So if you believe that the public is necessary for democracy and you believe that the public spheres these days are digital, I feel pretty strongly about that. You have to ask the question, “are you willing to have a public sphere that is as good as we paid for, or is it something that we need to make investments in?”

JC: Is there still a world where citizen journalism matters? In the global sense.

EZ: I think citizen journalism has, in some ways, taken over mainstream journalism. One of the things that have been so interesting is watching Global Voices for almost 20 years now; a huge number of our bloggers have become journalists, writers, radio producers, and makers of stories, and I think what happened is there is now a new pathway into journalism.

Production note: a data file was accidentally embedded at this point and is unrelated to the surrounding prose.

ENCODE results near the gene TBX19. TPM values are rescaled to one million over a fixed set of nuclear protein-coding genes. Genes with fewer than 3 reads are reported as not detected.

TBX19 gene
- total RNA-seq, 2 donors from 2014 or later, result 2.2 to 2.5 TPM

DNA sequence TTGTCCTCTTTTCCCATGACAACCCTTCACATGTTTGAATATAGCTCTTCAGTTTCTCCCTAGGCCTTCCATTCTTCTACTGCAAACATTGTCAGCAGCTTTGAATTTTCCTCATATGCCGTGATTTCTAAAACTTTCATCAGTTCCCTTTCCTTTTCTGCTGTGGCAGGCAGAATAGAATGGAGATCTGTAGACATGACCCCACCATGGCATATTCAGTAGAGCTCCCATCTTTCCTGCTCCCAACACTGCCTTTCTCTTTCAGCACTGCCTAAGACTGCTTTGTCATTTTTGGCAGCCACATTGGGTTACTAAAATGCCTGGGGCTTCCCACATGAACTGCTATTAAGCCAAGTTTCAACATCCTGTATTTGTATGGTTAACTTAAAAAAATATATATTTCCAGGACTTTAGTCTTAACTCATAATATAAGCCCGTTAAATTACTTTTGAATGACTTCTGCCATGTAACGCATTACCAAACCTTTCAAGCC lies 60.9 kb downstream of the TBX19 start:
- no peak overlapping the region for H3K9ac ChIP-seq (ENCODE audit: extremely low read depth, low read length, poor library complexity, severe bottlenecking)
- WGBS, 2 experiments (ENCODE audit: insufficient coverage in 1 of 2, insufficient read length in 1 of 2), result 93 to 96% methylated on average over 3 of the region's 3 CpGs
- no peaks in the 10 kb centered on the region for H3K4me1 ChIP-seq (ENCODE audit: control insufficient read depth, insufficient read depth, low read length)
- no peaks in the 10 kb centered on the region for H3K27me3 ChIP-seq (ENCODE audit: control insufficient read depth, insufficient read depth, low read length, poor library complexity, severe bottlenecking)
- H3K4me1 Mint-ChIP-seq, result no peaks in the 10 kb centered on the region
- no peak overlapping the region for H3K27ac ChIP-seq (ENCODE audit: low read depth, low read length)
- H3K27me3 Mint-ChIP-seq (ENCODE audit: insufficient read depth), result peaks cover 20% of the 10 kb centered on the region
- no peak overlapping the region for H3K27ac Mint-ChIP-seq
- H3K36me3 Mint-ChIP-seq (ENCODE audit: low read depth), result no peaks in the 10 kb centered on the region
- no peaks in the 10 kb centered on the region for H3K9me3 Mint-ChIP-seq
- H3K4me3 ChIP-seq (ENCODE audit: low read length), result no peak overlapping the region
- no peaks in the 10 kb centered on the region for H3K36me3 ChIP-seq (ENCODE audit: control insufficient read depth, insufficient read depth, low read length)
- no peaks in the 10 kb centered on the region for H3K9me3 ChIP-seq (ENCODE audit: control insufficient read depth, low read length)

I think traditionally, the pathway for journalism is to work for a newspaper, learn the trades that way, and make your way in. What’s happening now is that people learning to write by writing on social media and blogs and are very quickly invited to do columns to share their perspectives. And for the most part, this is very positive. It meant that we have many more people whose voices are represented in the media. I think it has diversified who’s writing; it’s given us a much broader audience. I think one downside of all of it is that … while we were all bloggers, we saw ourselves as something very different from mainstream media we had a real sense of solidarity, we’re in this together, it’s us against the journalists, and we are creating a revolution. We had our revolution very successfully; we are now part of mainstream media now. We are feeding story ideas, many of us become authors and columnists, and even if we’re not there yet, that pathway is now open. Where I think we need to keep thinking and keep working is we wanna make sure that this pathway remains open and particularly that it remains open for people who may not have another way of making their voices heard.